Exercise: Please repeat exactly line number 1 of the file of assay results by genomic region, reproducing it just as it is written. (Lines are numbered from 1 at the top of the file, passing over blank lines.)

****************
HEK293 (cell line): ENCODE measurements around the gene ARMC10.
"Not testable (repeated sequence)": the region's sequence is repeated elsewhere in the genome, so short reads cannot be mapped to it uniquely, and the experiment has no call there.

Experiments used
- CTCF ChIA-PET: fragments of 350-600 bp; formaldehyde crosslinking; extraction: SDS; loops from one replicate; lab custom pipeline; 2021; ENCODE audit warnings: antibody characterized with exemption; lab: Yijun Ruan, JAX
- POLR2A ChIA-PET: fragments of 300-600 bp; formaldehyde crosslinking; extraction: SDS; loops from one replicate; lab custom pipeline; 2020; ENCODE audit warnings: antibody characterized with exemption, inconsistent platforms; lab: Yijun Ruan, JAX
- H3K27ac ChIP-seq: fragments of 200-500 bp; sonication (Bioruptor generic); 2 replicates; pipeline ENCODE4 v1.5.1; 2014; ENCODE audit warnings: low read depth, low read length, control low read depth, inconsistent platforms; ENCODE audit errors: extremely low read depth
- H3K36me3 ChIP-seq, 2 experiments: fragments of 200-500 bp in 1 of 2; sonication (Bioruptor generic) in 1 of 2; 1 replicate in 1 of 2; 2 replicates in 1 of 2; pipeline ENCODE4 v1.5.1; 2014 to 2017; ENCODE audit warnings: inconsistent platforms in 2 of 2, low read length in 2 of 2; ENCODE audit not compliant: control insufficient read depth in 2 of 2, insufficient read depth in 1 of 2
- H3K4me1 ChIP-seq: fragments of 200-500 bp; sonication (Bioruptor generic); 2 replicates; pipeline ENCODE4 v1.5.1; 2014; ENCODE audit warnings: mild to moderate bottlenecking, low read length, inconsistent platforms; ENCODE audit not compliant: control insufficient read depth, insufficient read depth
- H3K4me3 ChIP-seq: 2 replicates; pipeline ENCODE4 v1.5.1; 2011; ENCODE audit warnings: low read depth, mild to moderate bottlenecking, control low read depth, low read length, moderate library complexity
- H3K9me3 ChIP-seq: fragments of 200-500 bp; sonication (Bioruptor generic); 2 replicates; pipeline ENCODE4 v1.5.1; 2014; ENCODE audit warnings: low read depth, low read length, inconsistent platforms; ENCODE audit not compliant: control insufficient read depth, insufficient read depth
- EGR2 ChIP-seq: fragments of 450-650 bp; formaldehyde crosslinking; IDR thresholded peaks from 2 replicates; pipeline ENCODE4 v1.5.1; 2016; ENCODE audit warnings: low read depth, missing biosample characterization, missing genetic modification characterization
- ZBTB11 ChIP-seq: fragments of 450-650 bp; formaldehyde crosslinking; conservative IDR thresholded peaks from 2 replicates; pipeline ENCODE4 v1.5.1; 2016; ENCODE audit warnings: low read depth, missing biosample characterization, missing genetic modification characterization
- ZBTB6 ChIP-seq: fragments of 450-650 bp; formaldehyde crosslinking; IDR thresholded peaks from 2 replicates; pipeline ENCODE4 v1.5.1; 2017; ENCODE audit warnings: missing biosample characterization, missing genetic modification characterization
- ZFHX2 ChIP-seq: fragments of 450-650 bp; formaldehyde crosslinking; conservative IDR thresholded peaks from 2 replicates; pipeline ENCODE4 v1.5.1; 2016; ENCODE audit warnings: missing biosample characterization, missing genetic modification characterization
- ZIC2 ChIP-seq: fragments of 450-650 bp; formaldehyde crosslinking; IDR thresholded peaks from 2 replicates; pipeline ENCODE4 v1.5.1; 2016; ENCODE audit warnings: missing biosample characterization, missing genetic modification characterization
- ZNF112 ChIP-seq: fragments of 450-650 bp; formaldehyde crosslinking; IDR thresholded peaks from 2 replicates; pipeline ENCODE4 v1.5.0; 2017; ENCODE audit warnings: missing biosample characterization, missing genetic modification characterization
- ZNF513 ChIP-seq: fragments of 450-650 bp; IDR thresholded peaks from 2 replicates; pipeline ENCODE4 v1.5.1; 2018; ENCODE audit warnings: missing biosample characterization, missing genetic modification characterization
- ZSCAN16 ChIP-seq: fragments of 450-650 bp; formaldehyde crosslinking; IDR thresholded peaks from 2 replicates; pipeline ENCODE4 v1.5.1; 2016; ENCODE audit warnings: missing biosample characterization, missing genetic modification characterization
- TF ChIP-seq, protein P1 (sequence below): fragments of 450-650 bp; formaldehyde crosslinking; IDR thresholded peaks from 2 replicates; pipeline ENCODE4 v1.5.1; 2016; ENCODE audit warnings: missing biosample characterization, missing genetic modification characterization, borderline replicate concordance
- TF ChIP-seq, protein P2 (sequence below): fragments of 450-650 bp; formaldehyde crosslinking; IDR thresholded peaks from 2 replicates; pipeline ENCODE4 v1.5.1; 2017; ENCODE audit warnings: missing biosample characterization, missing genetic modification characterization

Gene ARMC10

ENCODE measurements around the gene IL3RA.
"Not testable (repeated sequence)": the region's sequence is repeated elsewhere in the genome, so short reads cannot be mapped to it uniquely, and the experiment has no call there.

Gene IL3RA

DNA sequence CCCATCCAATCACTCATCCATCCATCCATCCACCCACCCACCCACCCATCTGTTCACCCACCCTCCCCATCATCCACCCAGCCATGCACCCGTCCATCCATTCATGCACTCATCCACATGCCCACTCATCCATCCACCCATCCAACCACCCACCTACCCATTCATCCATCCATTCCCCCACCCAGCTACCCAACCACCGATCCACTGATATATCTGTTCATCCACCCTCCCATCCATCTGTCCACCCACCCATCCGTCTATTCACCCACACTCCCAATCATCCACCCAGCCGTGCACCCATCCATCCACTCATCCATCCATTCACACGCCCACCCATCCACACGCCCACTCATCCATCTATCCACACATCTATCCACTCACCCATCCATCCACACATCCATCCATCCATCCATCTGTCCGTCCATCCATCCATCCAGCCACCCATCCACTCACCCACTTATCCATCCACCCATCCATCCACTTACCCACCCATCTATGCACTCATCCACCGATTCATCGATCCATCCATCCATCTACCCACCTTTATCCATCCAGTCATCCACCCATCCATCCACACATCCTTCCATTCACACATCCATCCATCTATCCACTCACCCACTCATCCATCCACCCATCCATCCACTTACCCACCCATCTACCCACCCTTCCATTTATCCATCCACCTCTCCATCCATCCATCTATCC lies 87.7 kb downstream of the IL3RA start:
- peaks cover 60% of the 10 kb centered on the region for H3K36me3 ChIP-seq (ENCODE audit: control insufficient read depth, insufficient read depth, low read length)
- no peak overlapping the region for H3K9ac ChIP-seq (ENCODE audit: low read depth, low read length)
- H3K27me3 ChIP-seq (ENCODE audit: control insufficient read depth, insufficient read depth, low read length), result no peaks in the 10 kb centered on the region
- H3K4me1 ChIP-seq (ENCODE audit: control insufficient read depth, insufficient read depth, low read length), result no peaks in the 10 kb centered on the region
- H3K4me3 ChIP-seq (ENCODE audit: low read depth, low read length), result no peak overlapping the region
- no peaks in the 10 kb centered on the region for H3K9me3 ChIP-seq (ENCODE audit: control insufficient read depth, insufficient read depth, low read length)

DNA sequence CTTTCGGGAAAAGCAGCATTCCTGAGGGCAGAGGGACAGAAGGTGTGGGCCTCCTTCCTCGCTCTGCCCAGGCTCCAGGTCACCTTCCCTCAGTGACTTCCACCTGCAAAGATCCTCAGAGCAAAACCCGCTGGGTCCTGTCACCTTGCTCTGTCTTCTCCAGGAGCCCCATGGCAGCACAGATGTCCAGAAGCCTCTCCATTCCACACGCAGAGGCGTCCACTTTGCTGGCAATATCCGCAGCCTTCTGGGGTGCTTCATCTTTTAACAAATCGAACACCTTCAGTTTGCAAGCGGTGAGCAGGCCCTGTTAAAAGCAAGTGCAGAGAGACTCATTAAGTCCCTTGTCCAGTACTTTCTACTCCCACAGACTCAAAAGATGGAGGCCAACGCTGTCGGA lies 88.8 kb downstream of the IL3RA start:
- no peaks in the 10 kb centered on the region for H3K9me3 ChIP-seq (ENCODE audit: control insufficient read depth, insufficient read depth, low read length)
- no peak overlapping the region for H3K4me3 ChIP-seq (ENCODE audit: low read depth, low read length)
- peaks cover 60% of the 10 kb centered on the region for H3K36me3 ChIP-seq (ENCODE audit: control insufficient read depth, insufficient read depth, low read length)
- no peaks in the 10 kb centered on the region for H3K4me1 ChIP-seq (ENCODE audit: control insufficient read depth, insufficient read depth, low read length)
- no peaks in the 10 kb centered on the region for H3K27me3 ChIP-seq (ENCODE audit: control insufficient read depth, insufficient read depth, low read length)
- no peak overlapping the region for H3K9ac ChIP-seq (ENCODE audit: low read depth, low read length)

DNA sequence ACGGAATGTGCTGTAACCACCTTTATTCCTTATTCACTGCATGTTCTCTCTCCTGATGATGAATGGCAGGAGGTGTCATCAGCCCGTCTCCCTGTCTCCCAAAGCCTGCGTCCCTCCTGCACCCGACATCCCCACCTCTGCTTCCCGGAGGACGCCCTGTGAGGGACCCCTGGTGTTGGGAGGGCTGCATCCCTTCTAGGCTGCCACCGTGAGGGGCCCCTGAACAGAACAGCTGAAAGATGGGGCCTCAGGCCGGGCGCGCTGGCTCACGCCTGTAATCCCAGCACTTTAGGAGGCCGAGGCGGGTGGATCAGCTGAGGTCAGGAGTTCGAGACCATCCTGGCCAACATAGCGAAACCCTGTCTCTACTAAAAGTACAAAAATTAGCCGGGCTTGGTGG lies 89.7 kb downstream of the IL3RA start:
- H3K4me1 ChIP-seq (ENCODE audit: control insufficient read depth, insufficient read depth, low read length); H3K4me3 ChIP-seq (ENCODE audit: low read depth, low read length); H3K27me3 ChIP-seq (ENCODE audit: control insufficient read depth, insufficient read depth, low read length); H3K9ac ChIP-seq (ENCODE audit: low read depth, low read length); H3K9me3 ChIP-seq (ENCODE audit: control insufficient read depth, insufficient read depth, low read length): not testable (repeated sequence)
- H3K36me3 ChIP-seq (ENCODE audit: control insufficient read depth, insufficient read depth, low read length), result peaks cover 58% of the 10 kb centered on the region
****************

HEK293 (cell line): ENCODE measurements around the gene ARMC10.